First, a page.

Quality schedules were next rolled out to the Derbyshire Mental Health Services Trust and Chesterfield Royal Hospital Foundation Trust, and now the learning and development has supported the approach for all services the PCT commissions.

Ambulance services

The approach enables the PCT to focus on issues it wants to prioritise, such as infection control. As lead commissioner for ambulance services across the East Midlands, Derbyshire County PCT was particularly keen to instil a culture of continuous quality improvement, and financial incentives have been included in the quality schedule. These incentives cover areas such as cannulation and other infection control best practices.

Foundation trusts

The quality schedules were extended to foundation trusts, which enjoy greater freedoms than other trusts and are regulated by Monitor, the independent regulator. These trusts very much wanted to be in the driving seat, so the PCT had to make it clear that, in terms of quality of locally commissioned services, it was setting the agenda. PCTs have a clear responsibility to ask about the quality of services provided, so confidence had to be acquired to take the lead in the relationship.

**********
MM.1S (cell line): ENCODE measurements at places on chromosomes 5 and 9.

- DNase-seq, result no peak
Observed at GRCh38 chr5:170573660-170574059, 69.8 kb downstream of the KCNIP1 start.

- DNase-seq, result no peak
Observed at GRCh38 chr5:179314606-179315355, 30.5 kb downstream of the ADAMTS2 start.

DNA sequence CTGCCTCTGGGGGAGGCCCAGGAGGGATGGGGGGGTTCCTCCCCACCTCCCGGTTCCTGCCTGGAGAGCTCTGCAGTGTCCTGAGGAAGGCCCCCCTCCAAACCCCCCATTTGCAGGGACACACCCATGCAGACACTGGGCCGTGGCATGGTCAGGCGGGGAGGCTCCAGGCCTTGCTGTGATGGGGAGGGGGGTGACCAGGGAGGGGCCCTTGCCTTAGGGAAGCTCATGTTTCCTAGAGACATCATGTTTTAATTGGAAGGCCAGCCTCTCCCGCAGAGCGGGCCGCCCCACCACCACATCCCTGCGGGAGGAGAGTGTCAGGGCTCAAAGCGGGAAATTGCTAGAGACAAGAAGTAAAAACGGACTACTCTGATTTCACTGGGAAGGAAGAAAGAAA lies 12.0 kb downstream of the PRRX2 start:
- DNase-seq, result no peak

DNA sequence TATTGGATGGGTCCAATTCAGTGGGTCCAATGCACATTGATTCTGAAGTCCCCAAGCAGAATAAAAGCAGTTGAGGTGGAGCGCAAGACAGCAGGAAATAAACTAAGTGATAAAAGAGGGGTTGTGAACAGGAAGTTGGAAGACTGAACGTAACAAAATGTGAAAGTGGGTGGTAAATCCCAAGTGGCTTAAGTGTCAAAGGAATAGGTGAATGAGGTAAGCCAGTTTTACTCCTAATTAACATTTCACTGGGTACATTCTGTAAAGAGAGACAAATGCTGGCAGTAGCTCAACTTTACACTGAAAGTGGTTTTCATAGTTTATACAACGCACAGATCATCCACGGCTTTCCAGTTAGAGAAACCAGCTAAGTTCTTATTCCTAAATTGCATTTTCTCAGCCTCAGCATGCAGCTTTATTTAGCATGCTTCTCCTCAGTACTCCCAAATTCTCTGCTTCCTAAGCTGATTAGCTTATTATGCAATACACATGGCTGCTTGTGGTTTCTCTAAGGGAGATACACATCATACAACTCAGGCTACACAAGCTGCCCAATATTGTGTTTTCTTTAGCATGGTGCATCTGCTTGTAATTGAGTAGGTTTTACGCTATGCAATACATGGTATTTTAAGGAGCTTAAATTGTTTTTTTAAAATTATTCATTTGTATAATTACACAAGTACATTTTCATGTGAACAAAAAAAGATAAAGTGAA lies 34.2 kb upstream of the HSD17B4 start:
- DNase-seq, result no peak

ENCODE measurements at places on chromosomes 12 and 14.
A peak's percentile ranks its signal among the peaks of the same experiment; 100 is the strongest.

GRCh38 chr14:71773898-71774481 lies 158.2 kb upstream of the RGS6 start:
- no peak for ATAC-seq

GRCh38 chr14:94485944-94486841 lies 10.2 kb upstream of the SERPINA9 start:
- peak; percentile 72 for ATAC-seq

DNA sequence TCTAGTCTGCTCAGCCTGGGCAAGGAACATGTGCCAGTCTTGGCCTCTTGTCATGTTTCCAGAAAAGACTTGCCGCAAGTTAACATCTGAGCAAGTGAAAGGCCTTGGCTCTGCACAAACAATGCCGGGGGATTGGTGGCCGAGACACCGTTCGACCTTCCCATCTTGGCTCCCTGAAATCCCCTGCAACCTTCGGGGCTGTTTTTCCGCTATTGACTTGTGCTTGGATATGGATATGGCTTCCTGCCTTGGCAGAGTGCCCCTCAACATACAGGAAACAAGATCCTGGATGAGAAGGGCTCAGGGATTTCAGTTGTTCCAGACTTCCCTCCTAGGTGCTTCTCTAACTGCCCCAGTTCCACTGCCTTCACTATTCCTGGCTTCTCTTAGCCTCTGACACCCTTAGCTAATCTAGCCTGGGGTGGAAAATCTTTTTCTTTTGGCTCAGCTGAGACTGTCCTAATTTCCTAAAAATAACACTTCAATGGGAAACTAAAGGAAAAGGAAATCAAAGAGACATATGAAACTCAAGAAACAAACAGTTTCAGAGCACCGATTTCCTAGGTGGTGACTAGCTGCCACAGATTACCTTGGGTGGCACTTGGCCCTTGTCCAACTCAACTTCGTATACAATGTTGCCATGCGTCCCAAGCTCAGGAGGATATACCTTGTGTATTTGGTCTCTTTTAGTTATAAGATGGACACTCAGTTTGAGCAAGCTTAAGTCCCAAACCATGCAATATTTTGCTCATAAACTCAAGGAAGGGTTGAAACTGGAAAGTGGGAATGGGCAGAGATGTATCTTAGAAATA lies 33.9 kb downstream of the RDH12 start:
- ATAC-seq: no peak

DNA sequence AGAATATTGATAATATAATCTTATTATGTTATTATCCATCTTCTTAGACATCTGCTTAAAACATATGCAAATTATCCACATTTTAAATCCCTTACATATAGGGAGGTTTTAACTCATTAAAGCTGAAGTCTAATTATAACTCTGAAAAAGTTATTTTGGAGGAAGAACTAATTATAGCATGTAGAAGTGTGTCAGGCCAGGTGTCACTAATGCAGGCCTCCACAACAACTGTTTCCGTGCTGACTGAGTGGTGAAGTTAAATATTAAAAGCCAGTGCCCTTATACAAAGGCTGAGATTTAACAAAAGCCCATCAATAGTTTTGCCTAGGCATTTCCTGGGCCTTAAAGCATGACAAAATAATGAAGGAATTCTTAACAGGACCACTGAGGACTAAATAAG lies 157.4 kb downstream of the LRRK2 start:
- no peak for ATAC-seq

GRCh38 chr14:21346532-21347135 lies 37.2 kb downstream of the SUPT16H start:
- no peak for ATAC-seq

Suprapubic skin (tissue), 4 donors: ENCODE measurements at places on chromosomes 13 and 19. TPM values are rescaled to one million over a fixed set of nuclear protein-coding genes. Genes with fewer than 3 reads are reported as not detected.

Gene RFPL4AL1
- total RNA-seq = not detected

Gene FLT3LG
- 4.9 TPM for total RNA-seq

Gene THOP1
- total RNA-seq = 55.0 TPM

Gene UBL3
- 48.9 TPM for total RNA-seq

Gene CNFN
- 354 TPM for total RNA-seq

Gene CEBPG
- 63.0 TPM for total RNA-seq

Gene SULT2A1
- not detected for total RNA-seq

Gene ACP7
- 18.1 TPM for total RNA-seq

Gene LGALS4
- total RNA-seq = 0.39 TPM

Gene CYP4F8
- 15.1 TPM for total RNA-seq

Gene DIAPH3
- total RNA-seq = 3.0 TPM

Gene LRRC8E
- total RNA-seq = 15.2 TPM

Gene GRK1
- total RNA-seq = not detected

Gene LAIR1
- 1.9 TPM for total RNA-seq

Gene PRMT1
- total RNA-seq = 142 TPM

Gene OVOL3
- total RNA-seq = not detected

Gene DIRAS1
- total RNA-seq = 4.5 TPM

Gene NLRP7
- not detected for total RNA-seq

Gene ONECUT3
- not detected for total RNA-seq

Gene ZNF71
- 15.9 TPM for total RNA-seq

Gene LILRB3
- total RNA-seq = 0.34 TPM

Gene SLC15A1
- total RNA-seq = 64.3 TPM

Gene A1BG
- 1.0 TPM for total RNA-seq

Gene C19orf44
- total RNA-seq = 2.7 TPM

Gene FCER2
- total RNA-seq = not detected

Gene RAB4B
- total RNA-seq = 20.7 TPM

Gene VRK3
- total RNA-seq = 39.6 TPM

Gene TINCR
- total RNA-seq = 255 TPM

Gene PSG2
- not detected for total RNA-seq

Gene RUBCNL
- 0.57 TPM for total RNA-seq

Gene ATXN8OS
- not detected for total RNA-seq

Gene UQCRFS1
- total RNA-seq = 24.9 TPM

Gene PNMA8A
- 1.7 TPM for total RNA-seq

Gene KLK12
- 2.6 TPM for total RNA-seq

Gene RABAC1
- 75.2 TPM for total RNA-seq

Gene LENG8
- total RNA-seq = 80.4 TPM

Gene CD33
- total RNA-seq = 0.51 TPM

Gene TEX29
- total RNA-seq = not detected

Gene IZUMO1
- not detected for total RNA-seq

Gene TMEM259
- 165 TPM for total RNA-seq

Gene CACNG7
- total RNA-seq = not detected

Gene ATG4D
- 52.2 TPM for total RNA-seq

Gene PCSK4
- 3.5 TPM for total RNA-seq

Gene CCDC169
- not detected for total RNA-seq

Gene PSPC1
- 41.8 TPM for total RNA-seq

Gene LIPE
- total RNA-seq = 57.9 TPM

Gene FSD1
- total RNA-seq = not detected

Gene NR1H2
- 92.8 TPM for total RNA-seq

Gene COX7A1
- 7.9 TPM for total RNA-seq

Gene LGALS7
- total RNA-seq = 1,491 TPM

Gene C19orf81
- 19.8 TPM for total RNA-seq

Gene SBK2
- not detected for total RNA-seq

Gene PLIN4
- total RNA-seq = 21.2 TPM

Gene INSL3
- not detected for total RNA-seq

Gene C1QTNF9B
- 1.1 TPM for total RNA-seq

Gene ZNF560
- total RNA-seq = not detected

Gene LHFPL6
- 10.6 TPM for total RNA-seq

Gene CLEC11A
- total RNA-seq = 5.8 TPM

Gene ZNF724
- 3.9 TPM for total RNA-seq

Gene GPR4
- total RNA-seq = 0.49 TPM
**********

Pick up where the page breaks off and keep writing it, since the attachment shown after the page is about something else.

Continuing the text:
Over the last few years the PCT’s relationships with foundation trusts have improved and strengthened, despite some difficult negotiations. The relationships are much more mature and work is now underway on continuous improvement in care pathways.

Care homes

As well as commissioning services with other PCTs, the PCT commissions some services in conjunction with other organisations, such as respite care with the voluntary sector and care homes with the local authority.